Unique Kobrin cheeses: emulated but never rivalled
When the local cheese factory brought its ice-cream to the small Polesie town of Kobrin for the first time, a queue of children and adults quickly formed, keen to try this ‘Soviet-style’ treat
By Yuri Chernyakevich
As soon as I enter Kobrin Butter-and-Cheese Plant, I’m told the anecdote. I can vouch for the fact that people are still prepared to queue for a taste of the delicious ice-cream, which harks back to ‘childhood days’ for many.
The secret of Kobrin ice cream’s popularity is simple; it’s made from whole milk and sweet cream, with no preservatives or artificial flavourings — just as in Soviet times. The true taste of childhood at the Kobrin plant is part of a diverse range: over 150 types of milk, cottage cheese, butter and yogurt. Cheese making is at the heart of the enterprise though, with most locally produced cheeses exported.
We all know that dairy exports generate huge profits for the country, with the Russian market showing increased demand. According to the National Statistical Committee, almost $250m of cheese and cottage cheese and over $120m of butter were supplied to Russia from January-April 2013. In addition, Belarusian milk accounted for over 70 percent of all Russian milk imports. Milk is our ‘white gold’.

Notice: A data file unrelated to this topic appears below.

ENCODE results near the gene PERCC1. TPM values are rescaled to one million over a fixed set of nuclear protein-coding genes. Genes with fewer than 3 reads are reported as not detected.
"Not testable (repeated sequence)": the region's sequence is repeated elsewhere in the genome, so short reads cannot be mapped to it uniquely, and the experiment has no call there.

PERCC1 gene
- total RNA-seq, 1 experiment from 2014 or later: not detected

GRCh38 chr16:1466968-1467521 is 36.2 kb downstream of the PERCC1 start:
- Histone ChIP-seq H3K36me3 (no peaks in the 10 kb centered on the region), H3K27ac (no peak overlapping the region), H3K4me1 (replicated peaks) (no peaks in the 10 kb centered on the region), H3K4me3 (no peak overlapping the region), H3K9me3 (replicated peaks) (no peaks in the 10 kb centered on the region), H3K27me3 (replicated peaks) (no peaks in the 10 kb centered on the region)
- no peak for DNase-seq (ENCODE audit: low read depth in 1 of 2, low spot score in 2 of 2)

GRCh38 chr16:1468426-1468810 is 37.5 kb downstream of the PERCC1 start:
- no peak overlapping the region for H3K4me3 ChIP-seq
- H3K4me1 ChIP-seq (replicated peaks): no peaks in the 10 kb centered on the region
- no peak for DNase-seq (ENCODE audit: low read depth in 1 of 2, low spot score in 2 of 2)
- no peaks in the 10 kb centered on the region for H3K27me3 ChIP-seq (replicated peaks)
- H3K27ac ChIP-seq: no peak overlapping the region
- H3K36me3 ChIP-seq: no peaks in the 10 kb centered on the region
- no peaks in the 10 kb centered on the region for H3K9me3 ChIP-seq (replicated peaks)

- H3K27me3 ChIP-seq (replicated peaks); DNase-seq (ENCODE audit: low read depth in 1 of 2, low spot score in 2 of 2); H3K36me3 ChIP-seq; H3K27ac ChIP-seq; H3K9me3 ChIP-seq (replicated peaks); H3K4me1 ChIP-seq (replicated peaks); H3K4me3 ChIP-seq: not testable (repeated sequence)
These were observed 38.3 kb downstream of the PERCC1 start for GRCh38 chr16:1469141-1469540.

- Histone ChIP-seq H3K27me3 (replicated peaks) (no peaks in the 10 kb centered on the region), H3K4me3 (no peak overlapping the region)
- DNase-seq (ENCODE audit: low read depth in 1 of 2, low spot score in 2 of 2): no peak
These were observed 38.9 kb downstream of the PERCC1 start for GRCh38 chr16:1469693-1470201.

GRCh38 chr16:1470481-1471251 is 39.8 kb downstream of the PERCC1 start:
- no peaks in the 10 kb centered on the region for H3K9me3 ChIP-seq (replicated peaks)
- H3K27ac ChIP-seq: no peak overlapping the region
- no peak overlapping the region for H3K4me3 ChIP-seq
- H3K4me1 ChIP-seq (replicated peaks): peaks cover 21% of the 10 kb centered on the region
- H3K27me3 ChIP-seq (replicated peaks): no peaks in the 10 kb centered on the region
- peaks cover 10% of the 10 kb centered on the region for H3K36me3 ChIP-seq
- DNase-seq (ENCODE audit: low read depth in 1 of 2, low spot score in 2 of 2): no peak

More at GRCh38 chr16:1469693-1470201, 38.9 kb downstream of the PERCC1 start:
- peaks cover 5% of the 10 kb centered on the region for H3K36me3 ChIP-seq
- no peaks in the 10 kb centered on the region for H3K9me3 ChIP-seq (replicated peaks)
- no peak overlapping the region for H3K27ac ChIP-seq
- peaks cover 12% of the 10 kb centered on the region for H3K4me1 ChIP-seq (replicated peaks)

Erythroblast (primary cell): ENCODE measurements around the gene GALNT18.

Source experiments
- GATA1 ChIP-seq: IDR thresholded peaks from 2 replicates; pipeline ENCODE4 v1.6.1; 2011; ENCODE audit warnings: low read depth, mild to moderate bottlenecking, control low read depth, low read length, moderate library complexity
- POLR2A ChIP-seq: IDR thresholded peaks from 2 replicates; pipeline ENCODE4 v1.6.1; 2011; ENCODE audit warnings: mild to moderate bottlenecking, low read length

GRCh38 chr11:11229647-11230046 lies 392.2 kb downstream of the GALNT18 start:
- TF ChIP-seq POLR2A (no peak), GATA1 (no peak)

The Kobrin plant has been liaising with Russia for many years, their co-operation beginning with local cheese makers taking part in international exhibitions across our neighbouring state’s regions, as well as in Moscow. The capital is the biggest consumer of Kobrin cheeses in Russia, as Director Nikolay Misyuk tells us. Trading organisations in Russia, Moldova and Turkmenistan are buying the enterprise’s produce at a steady rate: worth almost $25m from January-July 2013. This year, a new cheese making facility has been launched, able to produce up to 30 tonnes a day, aiming to supply the CIS and domestic buyers.
The Kobrin brand is unique and so popular that some ‘entrepreneurs’ have even been trying to sell ‘fake’ versions of ‘Cherny Prints’ (Black Prince) cheese, resulting in a court case to defend the company’s rights.
The situation certainly shows that Kobrin cheeses are the focus of attention and envy — and that buyers should beware pale imitations.
The plant is always thinking of how to embrace its success further, creating new recipes. In fact, half of all its cheeses are individual to the enterprise. Last year, hard cheese production was launched, with produce sold not only in Kobrin but in Brest and Minsk.
Unsurprisingly, the Kobrin plant boasts many international contest prizes but its biggest achievement speaks for itself: popularity with customers. Quality is at the heart of this success, as those who love its ice-cream would agree.
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